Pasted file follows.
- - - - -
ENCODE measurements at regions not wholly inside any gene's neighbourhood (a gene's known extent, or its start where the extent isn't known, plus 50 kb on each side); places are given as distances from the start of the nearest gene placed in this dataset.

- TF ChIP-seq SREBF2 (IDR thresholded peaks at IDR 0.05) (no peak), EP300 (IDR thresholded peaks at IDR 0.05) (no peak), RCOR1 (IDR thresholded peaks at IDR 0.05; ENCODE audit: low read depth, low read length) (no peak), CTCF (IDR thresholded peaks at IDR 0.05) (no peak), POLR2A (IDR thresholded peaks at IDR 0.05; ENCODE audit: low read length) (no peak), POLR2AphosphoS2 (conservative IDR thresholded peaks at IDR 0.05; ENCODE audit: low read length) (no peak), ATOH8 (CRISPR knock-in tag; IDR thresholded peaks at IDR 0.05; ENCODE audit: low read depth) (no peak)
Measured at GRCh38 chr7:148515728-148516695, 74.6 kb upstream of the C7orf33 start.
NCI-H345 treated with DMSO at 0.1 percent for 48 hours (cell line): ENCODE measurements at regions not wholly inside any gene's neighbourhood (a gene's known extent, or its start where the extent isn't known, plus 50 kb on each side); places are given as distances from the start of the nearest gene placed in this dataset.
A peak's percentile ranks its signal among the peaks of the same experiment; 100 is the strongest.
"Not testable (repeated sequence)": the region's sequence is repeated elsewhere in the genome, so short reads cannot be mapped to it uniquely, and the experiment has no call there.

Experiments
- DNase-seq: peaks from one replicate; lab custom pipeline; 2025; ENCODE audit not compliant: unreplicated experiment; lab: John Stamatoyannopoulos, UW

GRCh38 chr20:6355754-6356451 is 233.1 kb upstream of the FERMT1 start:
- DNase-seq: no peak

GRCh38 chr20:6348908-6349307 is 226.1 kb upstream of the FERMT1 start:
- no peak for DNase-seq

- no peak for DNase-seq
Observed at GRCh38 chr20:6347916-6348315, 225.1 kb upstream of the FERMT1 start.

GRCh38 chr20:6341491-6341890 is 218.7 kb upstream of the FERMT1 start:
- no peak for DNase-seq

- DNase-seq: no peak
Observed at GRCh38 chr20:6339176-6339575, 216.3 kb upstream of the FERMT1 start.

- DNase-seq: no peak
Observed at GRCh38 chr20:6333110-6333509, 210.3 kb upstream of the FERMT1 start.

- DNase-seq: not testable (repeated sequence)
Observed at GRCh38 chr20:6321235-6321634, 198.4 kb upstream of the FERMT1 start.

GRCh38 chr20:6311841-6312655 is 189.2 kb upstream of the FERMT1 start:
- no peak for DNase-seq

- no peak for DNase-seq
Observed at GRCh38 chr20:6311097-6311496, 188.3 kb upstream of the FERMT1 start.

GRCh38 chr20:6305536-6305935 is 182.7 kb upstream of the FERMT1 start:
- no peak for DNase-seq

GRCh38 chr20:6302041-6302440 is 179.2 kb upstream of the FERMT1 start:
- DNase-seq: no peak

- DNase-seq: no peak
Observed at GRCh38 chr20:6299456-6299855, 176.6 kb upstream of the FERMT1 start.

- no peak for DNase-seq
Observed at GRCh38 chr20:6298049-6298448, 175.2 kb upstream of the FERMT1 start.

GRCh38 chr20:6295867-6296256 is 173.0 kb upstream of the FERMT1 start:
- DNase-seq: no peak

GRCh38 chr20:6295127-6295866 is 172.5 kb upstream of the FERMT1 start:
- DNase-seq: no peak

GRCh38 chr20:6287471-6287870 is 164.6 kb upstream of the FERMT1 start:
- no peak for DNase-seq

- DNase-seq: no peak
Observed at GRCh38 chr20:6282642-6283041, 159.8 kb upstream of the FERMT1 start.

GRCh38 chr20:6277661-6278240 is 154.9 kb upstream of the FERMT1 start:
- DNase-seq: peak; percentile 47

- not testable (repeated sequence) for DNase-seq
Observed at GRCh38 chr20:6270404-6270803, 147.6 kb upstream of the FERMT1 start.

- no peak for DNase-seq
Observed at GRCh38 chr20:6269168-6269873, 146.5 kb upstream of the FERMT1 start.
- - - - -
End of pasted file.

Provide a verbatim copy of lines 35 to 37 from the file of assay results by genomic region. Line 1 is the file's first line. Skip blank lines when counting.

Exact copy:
GRCh38 chr20:6295867-6296256 is 173.0 kb upstream of the FERMT1 start:
- DNase-seq: no peak

GRCh38 chr20:6295127-6295866 is 172.5 kb upstream of the FERMT1 start: